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Reardon v. Murphy

United States District Court, D. New Jersey, Camden Vicinage

September 27, 2019

JOHN E. REARDON, Plaintiff,
v.
GOVERNOR PHIL MURPHY, et al., Defendants.

          OPINION

          ROBERT B. KUGLER UNITED STATES DISTRICT JUDGE

         I. INTRODUCTION

         On July 3, 2018, Plaintiff John E. Reardon filed a 3-count, 86-page complaint against 22 individuals[1] that broadly revolved around a series of traffic violations between 1986 and 2016. (Docket Item 1.) The Complaint is difficult to follow, to say the least, but as best as the Court can understand, it attempts to have numerous traffic laws and regulations - such as vehicle registration, driver’s license requirements, vehicle inspection and insurance requirements, and seat belt laws - deemed unconstitutional. It further appears to argue that individuals charged with traffic violations are entitled to jury trials.

         Finally, Plaintiff seems to allege personal constitutional violations based on his convictions under such traffic laws and regulations. The first two counts of the Complaint seek declaratory relief related to Plaintiff’s arguments about the constitutionality of this statutes and the right to a jury trial, respectively. The third count seeks compensatory damages against the named Defendants.

         On July 12, 2018, Plaintiff amended his complaint to add Prosecutor Richard DeMichele as a defendant. (Docket Item 4.) On July 18, 2018, Plaintiff added Prosecutor Paul Dougherty as a defendant and terminated Prosecutor Mathew Gindele as a defendant.[2](Docket Item 6.) On August 28, 2018, the Clerk of Court entered Default against all Defendants. (See Docket.) On September 26, 2018, Defendants Fulton, Grewal, Murphy, and Zane filed a Motion to Vacate the Entry of Default. (Docket Item 10.) On October 1, 2018, Plaintiff filed a Motion for Default Judgment as against all Defendants. (Docket Item 12.) On October 2, 2018, Defendants Luongo and Zonies filed a Motion for Extension of Time to File an Answer. (Docket Item 11.) On November 8, 2018, Defendant John Morelli filed a Motion to Vacate/Deny Entry of Default Judgment and to Dismiss. (Docket Item 24.) On November 19, 2018, Defendants Dougherty, Gleaner, Joyce, Luongo, McCrink, Peterson, Singley, Trabosh, Viola, and Zonies filed a Motion to Dismiss. (Docket Item 29.) On November 28, 2018, Plaintiff filed a Motion for Relief from a Final Judgment, Order, or Proceeding.[3] (Docket Item 33.) On December 10, 2018, Defendants Dougherty, Gleaner, Joyce, Luongo, McCrink, Peterson, Singley, Trabosh, Viola, and Zonies filed a Motion for Sanctions. (Docket Item 36.) On December 17, 2018, Plaintiff filed a Cross-Motion for Leave to Amend “all cases from 1988-1992.” (Docket Item 37.)[4] On January 9, 2019, Defendant Long filed a Motion to Dismiss. (Docket Item 44.) On January 15, 2019, Plaintiff filed another Motion for Default Judgment as against Defendants Addiego, Beach, DeMichele, Gindele, Gregg, Howarth, Madden, and McFeeley. (Docket Item 45.) On March 29, 2019, Defendants Addiego, Beach, Fulton, Grewal, Howarth, Madden, Murphy, and Zane filed a Motion to Vacate Entry of Default. (Docket Item 52.) Finally, on July 22, 2019, Plaintiff filed a “Motion for an Order of Compliance.” (Docket Item 66.)[5] Plaintiff filed responses to each of the above-listed motions. (See generally Docket.) The Court will address these issues in turn.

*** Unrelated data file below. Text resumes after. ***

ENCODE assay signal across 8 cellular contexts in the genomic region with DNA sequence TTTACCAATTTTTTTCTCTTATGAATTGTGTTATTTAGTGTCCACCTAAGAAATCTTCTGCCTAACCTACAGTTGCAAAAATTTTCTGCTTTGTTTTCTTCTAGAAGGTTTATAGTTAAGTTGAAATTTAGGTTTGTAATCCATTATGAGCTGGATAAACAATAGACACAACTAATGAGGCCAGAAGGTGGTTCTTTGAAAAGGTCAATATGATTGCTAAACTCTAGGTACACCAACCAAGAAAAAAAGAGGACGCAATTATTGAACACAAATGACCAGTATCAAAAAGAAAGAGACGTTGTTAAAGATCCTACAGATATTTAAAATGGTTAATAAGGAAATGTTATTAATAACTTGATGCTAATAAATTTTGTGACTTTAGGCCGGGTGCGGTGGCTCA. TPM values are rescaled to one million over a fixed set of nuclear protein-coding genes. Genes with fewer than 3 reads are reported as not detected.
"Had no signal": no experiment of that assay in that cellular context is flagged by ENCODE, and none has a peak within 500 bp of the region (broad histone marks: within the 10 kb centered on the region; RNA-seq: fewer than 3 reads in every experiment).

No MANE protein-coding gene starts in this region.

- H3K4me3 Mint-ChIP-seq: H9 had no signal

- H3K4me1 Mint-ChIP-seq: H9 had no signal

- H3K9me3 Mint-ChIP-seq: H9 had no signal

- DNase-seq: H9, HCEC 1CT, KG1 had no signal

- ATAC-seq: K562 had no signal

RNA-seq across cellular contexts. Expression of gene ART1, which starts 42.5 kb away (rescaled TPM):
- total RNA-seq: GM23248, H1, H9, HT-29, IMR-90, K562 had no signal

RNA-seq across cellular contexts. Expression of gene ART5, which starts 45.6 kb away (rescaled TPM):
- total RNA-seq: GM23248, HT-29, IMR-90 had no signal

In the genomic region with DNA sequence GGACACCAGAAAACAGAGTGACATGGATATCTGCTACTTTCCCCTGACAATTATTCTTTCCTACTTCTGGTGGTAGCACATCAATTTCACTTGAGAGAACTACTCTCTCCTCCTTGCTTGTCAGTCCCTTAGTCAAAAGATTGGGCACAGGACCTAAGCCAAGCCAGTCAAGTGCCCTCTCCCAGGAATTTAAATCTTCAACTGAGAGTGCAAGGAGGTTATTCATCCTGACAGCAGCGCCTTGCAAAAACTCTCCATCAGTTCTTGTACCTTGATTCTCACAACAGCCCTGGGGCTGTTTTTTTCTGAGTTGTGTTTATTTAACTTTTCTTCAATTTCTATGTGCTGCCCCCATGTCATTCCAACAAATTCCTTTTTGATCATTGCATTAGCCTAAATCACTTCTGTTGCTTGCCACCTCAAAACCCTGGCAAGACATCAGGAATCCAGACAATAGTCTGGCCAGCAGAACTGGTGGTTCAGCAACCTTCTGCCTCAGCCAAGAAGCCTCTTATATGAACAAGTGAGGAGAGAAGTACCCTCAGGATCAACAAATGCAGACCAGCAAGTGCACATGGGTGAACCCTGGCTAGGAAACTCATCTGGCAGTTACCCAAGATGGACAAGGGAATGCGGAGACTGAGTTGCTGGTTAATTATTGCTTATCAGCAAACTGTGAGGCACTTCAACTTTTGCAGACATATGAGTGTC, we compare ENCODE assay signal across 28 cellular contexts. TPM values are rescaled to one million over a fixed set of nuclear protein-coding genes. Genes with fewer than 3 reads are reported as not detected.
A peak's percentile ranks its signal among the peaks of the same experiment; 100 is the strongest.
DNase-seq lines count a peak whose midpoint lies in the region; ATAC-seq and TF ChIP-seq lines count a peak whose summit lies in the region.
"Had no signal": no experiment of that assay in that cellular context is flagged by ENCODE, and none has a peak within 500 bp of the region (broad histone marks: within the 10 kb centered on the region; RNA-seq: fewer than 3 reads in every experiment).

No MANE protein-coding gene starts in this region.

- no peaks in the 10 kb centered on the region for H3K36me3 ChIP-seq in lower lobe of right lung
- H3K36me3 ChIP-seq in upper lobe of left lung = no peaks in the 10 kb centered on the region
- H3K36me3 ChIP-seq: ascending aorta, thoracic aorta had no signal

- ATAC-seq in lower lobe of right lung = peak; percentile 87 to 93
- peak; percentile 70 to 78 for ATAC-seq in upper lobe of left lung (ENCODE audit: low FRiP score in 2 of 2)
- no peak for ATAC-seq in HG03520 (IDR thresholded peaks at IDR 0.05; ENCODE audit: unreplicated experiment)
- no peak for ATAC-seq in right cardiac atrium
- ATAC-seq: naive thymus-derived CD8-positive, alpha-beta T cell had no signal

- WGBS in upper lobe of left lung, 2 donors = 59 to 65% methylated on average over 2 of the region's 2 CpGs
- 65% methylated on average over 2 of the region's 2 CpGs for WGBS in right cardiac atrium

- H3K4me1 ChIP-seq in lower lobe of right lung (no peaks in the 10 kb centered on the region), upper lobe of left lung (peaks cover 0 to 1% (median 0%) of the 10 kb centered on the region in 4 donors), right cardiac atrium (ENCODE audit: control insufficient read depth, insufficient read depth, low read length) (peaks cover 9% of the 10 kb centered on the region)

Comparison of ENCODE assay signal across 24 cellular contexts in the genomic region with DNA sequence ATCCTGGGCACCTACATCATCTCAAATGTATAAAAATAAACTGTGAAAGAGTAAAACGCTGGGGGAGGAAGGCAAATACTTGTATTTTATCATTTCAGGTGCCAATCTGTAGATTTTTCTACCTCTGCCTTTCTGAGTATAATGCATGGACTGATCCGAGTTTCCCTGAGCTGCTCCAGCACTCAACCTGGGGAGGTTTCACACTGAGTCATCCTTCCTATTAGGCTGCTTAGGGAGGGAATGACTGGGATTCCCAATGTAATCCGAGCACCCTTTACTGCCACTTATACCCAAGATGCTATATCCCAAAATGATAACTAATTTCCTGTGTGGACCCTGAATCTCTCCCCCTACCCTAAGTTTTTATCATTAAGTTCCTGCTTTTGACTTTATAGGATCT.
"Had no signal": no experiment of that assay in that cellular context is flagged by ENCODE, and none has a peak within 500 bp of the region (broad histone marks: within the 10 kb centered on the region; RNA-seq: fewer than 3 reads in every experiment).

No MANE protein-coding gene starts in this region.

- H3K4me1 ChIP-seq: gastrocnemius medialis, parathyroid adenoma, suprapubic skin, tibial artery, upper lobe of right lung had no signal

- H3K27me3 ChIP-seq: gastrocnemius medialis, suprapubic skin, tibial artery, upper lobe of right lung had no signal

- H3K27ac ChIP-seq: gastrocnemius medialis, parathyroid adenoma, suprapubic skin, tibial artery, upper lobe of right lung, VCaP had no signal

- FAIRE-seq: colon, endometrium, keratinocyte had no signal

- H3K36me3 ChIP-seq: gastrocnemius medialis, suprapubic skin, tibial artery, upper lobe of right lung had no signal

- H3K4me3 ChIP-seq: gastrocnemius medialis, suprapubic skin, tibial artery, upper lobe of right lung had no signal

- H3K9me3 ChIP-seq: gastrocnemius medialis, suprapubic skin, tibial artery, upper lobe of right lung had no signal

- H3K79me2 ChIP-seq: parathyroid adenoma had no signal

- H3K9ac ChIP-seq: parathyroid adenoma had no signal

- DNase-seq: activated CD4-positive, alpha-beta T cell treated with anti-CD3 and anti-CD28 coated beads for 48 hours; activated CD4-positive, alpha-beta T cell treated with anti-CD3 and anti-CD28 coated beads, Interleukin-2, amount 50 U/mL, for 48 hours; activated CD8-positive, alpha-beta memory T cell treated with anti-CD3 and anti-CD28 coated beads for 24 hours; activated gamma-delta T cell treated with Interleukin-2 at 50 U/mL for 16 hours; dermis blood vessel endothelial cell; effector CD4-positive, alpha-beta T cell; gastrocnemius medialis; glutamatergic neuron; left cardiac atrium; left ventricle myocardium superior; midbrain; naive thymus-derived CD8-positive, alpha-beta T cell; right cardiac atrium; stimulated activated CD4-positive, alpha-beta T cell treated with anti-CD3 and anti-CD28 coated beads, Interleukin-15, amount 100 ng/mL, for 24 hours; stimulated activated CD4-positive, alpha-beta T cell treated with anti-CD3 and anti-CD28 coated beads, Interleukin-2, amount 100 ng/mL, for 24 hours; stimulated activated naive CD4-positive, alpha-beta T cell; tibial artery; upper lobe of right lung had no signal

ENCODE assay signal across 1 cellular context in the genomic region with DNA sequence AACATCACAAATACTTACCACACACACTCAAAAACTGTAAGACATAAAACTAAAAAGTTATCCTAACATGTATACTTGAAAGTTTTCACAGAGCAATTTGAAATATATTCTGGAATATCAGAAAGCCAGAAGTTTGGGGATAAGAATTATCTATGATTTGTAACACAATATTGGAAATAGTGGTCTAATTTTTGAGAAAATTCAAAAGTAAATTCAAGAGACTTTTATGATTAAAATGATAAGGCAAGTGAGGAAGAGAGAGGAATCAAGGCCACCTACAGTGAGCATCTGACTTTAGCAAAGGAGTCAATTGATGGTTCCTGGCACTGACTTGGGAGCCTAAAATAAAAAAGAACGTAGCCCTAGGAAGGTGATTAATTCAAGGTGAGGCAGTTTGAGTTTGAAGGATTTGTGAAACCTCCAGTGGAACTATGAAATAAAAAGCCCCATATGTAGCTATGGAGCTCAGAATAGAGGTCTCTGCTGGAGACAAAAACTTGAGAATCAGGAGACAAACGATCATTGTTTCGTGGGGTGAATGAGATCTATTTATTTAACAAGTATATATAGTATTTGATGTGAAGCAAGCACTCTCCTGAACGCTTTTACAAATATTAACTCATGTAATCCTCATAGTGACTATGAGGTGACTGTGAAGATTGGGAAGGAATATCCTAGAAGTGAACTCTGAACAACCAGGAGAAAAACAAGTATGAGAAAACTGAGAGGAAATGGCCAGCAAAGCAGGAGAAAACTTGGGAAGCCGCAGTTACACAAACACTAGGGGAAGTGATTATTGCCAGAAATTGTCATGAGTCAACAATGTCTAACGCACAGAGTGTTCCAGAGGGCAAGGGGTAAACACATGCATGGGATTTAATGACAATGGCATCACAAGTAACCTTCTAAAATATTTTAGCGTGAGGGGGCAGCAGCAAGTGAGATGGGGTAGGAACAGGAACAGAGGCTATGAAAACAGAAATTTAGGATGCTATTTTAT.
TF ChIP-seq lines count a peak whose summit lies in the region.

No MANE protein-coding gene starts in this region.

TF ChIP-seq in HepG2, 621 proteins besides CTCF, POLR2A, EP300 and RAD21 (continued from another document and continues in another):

II. DISCUSSION

         A. PLAINTIFF’S MOTIONS FOR DEFAULT JUDGMENT

         Rule 55(b)(2) of the Federal Rules of Civil Procedure authorizes courts to enter a default judgment against a properly served defendant who fails to file a timely responsive pleading. See Fed.R.Civ.P. 55(b)(2). Before granting default judgment, a court must determine whether (1) the plaintiff produced sufficient proof of valid service and evidence of jurisdiction, (2) the unchallenged facts present a sufficient cause of action, and (3) the circumstances otherwise render the entry of default judgment “proper.” Teamsters Health & Welfare Fund of Phila. v. Dubin Paper Co., No. 11-7317, 2012 WL 3018062, at *2 (D.N.J. July 24, 2012). Whether default judgment is proper depends on (1) whether a plaintiff will be prejudiced if default is not granted, (2) whether a defendant has a meritorious defense, and (3) whether the defendant’s delay is the result of culpable misconduct, as opposed to mere excusable neglect. Butler v. Pennsylvania Bd. of Prob. & Parole, 613 Fed.App’x 119, 122 (3d Cir. 2015) (quoting Chamberlain v. Giampapa, 210 F.3d 154, 164 (3d Cir. 2000)). As a general rule, default judgment is disfavored in the Third Circuit, which prefers to decide cases on the merits. See, e.g., Hritz v. Woma Corp., 732 F.2d 1178, 1181 (3d Cir. 2004).